- Exodus 40:1–15 (ESV) — 1 The Lord spoke to Moses, saying, 2 “On the first day of the first month you shall erect the tabernacle of the tent of meeting. 3 And you shall put in it the ark of the testimony, and you shall screen the ark with the veil. 4 And you shall bring in the table and arrange it, and you shall bring in the lampstand and set up its lamps. 5 And you shall put the golden altar for incense before the ark of the testimony, and set up the screen for the door of the tabernacle. 6 You shall set the altar of burnt offering before the door of the tabernacle of the tent of meeting, 7 and place the basin between the tent of meeting and the altar, and put water in it. 8 And you shall set up the court all around, and hang up the screen for the gate of the court. 9 “Then you shall take the anointing oil and anoint the tabernacle and all that is in it, and consecrate it and all its furniture, so that it may become holy. 10 You shall also anoint the altar of burnt offering and all its utensils, and consecrate the altar, so that the altar may become most holy. 11 You shall also anoint the basin and its stand, and consecrate it. 12 Then you shall bring Aaron and his sons to the entrance of the tent of meeting and shall wash them with water 13 and put on Aaron the holy garments. And you shall anoint him and consecrate him, that he may serve me as priest. 14 You shall bring his sons also and put coats on them, 15 and anoint them, as you anointed their father, that they may serve me as priests. And their anointing shall admit them to a perpetual priesthood throughout their generations.”
We have to mention that both the tabernacle and all its religious artifacts point to Christ.
- In other words, “the tabernacle was a type of God’s dwelling with men through Jesus…” – David Murray.
- “A type is a real person, place, object, or event that God ordained to act as a predictive pattern or resemblance of Jesus’ person and work…” – David Murray.
- For example, as the Israelites submitted to God’s tabernacle demands “they trusted in the Messiah, without knowing all the details of how fulfillment would finally come” – Vern Poythress.
3) DEVOTED TO DESTRUCTION
Joshua 6:18 (ESV) — 18 But you, keep yourselves from the things devoted to destruction, lest when you have devoted them, you take any of the devoted things and make the camp of Israel a thing for destruction and bring trouble upon it.
Joshua 6:21 (ESV) — 21 Then they devoted all in the city to destruction, both men and women, young and old, oxen, sheep, and donkeys, with the edge of the sword.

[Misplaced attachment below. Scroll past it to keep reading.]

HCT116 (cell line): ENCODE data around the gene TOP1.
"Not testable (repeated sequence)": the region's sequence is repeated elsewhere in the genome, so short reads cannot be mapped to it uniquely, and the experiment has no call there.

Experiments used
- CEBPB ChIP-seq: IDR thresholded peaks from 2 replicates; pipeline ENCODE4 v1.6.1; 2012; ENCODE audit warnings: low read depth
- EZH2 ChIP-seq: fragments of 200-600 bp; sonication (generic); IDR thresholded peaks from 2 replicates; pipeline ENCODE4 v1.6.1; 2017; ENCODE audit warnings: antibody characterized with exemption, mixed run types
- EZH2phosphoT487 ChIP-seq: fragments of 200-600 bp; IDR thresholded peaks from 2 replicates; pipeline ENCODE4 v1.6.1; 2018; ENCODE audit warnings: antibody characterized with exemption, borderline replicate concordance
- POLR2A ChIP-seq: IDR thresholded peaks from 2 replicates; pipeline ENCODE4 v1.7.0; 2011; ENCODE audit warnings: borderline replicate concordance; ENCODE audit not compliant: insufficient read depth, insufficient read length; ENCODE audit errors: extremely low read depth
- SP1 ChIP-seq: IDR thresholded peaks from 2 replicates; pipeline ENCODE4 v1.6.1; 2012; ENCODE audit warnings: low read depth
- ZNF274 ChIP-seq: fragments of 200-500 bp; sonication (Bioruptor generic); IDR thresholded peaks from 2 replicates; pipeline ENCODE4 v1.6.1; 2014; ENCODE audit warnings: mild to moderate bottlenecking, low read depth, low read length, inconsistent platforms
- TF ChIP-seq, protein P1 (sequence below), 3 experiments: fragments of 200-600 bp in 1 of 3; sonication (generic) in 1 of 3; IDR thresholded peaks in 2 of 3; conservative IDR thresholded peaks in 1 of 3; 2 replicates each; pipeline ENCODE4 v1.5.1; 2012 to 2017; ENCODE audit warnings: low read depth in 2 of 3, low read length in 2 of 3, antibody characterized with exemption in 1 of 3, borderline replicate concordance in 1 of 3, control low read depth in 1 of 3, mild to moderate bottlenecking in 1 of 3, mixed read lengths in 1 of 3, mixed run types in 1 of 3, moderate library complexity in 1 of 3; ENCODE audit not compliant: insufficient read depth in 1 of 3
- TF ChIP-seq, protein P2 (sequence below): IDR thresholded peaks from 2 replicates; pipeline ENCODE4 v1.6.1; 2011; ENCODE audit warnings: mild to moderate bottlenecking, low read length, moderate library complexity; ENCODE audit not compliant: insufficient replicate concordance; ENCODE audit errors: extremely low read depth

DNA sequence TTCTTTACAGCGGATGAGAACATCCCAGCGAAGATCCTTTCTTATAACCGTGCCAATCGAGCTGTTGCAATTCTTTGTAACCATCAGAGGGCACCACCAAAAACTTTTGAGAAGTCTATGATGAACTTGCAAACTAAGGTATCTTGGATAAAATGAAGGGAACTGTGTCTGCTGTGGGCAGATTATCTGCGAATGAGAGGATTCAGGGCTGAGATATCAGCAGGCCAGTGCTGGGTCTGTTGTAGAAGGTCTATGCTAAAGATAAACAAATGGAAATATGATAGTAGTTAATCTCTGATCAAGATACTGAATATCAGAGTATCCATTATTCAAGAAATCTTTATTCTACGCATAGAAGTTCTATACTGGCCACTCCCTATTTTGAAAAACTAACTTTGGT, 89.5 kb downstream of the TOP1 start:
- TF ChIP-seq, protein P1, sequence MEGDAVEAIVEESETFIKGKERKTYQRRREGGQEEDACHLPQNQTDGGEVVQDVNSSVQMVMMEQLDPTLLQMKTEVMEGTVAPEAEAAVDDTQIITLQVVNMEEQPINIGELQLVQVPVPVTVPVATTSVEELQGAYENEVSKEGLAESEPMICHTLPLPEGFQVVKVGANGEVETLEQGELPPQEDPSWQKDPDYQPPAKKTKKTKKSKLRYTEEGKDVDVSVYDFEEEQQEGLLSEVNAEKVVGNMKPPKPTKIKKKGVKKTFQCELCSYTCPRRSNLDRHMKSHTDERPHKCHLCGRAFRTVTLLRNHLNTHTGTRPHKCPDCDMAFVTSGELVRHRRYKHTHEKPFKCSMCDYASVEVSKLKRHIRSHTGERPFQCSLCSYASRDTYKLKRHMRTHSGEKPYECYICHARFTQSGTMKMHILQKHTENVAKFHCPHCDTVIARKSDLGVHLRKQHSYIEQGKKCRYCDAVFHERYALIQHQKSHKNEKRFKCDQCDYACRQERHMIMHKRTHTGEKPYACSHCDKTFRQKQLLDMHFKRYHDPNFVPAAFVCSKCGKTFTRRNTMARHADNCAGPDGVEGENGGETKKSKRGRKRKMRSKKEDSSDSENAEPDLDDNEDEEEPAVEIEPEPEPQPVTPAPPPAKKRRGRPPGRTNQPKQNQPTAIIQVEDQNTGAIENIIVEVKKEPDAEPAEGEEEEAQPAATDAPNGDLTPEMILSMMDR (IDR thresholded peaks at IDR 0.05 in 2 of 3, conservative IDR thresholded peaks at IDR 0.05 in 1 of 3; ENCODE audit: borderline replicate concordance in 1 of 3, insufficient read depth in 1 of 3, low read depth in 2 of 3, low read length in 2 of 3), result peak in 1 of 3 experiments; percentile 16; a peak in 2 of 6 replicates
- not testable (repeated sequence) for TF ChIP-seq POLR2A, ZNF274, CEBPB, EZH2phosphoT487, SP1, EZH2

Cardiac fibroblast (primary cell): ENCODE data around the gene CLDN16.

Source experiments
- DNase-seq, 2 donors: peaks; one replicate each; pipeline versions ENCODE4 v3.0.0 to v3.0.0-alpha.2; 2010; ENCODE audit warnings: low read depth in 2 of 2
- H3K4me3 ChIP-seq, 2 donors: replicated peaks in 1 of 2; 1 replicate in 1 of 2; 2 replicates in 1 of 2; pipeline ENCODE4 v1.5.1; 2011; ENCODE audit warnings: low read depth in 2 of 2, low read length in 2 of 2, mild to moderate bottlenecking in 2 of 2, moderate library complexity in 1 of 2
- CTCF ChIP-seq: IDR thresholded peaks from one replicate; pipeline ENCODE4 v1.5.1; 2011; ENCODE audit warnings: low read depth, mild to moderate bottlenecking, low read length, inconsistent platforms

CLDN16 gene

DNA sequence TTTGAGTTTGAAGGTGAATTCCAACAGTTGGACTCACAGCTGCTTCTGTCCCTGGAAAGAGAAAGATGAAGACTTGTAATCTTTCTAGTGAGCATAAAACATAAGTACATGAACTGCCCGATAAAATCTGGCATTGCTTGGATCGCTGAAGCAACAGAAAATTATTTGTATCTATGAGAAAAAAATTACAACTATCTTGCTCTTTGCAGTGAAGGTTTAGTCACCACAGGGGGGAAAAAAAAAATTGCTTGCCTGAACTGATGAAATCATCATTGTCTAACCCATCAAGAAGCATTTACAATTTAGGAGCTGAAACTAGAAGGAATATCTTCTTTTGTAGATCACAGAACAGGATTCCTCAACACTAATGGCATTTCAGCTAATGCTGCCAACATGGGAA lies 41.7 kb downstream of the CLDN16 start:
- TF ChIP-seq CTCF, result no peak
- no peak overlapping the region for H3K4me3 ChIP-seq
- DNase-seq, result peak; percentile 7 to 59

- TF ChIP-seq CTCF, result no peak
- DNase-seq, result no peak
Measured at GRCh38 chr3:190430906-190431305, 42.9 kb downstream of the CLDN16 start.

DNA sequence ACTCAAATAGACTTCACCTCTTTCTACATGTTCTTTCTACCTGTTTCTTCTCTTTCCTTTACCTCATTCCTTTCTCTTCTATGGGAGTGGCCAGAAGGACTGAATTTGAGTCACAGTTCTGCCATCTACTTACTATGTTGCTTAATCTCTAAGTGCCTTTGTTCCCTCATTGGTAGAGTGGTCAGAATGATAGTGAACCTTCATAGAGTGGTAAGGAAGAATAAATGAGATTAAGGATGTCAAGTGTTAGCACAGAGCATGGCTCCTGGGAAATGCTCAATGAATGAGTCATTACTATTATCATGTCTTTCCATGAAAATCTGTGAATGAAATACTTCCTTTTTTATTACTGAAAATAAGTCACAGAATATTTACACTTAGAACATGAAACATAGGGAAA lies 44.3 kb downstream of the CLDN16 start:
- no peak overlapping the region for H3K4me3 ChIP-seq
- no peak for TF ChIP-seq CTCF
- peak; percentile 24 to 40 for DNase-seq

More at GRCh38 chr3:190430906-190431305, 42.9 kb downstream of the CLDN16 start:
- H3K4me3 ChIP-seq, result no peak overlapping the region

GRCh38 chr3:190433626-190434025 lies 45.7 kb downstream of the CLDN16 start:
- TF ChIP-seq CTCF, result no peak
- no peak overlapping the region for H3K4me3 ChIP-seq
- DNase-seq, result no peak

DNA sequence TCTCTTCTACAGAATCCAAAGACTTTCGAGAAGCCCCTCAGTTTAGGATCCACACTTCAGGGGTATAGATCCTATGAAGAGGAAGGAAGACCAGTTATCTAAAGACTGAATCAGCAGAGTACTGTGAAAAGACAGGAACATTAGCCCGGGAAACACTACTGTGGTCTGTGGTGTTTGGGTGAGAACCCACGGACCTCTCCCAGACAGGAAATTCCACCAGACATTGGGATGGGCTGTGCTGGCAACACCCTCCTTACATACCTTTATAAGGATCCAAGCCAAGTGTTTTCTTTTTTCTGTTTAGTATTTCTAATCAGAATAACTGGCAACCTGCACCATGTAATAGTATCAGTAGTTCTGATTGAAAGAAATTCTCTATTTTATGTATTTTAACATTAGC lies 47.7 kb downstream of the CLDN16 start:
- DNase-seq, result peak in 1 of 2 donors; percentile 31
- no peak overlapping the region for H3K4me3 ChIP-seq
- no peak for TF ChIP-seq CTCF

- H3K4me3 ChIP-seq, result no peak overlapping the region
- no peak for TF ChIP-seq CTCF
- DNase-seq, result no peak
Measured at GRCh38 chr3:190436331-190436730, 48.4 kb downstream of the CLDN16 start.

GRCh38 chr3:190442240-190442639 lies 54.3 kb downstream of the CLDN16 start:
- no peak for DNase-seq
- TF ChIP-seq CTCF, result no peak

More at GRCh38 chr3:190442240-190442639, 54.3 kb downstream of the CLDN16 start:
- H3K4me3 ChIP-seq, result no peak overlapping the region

As we mentioned, everything in Jericho was going to be consecrated to the Lord.
- (1) Either put in service of His tabernacle
- (2) Or devoted to destruction
How is destruction an act of consecration?
“The Hebrew phrase for ‘devote to destruction,’ cherem, refers to the destruction of life—human and otherwise—as an act of devotion to Yahweh. The destruction is an act of complete consecration; therefore the verb has a religious connotation: destruction is an act of sacrifice” – Michael Heiser.
- Or to put another way, destruction can be seen as an “irrevocable surrender to God” of those things that “impede or resist” God’s Work – TWOT.
- And the Lord tells Israel that if this is not done destruction will come upon “the camp of Israel” (6:18).
To make sense of this, we need to keep in mind, once again, the context and character of God issues from our God-sanctioned war lesson.
- Additionally, this language “was targeted, not indiscriminate” within the book of Joshua – Michael Heiser.
- It is directed against the tribes of Canaan.
- Who, as we already saw, were especially wicked in God’s eyes.
Additionally, God instructed Moses in Deuteronomy 7:2-6 that this devotion to destruction of the Canaanites must occur, otherwise they will lead the Israelites astray.
- Deuteronomy 7:2–4 (ESV) — 2 and when the Lord your God gives them over to you, and you defeat them, then you must devote them to complete destruction. You shall make no covenant with them and show no mercy to them. 3 You shall not intermarry with them, giving your daughters to their sons or taking their daughters for your sons, 4 for they would turn away your sons from following me, to serve other gods. Then the anger of the Lord would be kindled against you, and he would destroy you quickly.
BTW – There are those who think the Canaanites were related to the Nephilim (offspring of fallen angels and humans) of Genesis 6 – Michael Heiser.
- As such, their wickedness was even more heinous in God’s sight.
- The spies sent out by Moses to Canaan reported the following:
- Numbers 13:33 (ESV) — 33 And there we saw the Nephilim (the sons of Anak, who come from the Nephilim), and we seemed to ourselves like grasshoppers, and so we seemed to them.”
One more sobering aspect of this devotion to destruction was the role of the Divine Warrior – Christ.
- Exodus 23:20–23 (ESV) — 20 “Behold, I send an angel before you to guard you on the way and to bring you to the place that I have prepared. 21 Pay careful attention to him and obey his voice; do not rebel against him, for he will not pardon your transgression, for my name is in him. 22 “But if you carefully obey his voice and do all that I say, then I will be an enemy to your enemies and an adversary to your adversaries. 23 “When my angel goes before you and brings you to the Amorites and the Hittites and the Perizzites and the Canaanites, the Hivites and the Jebusites, and I blot them out,
But, vividly contrasted with Christ as judge is Christ as savior.
- Rahab’s rescue from the devotion to destruction takes up most of the end of Joshua 6.
- The stark contrast of Rahab’s rescue with Jericho’s destruction is “unusually significant” – Woudstra.
- Richard Hess suggests that Rahab’s rescue was theologically possible because:
- She had “ceased to be a Canaanite and ‘devoted’ [herself] to the God of Israel”
- So she did not escape “devotion” to God, but by her faith, her “devotion” was salvation and not destruction.